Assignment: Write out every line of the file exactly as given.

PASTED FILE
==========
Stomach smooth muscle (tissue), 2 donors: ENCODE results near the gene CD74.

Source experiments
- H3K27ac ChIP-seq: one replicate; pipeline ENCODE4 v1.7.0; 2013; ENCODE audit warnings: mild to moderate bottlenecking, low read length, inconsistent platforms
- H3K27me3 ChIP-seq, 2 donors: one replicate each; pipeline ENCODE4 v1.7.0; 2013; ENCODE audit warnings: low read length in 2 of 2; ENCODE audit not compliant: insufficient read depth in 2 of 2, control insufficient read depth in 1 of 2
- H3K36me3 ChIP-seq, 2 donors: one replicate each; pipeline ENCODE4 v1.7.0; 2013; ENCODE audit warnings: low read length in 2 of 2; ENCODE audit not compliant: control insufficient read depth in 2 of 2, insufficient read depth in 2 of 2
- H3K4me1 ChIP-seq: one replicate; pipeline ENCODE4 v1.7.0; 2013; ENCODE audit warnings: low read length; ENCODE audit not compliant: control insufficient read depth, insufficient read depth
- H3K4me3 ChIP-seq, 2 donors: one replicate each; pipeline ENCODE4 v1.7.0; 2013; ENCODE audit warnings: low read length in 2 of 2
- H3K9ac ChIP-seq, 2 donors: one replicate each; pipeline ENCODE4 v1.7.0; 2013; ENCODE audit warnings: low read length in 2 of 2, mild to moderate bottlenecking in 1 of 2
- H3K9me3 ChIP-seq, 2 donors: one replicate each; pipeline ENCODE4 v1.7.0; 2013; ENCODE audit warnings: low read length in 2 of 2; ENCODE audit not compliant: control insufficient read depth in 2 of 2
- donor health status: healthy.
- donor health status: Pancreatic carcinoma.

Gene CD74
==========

Stomach smooth muscle (tissue), 2 donors: ENCODE results near the gene CD74.

Source experiments
- H3K27ac ChIP-seq: one replicate; pipeline ENCODE4 v1.7.0; 2013; ENCODE audit warnings: mild to moderate bottlenecking, low read length, inconsistent platforms
- H3K27me3 ChIP-seq, 2 donors: one replicate each; pipeline ENCODE4 v1.7.0; 2013; ENCODE audit warnings: low read length in 2 of 2; ENCODE audit not compliant: insufficient read depth in 2 of 2, control insufficient read depth in 1 of 2
- H3K36me3 ChIP-seq, 2 donors: one replicate each; pipeline ENCODE4 v1.7.0; 2013; ENCODE audit warnings: low read length in 2 of 2; ENCODE audit not compliant: control insufficient read depth in 2 of 2, insufficient read depth in 2 of 2
- H3K4me1 ChIP-seq: one replicate; pipeline ENCODE4 v1.7.0; 2013; ENCODE audit warnings: low read length; ENCODE audit not compliant: control insufficient read depth, insufficient read depth
- H3K4me3 ChIP-seq, 2 donors: one replicate each; pipeline ENCODE4 v1.7.0; 2013; ENCODE audit warnings: low read length in 2 of 2
- H3K9ac ChIP-seq, 2 donors: one replicate each; pipeline ENCODE4 v1.7.0; 2013; ENCODE audit warnings: low read length in 2 of 2, mild to moderate bottlenecking in 1 of 2
- H3K9me3 ChIP-seq, 2 donors: one replicate each; pipeline ENCODE4 v1.7.0; 2013; ENCODE audit warnings: low read length in 2 of 2; ENCODE audit not compliant: control insufficient read depth in 2 of 2
- donor health status: healthy.
- donor health status: Pancreatic carcinoma.

Gene CD74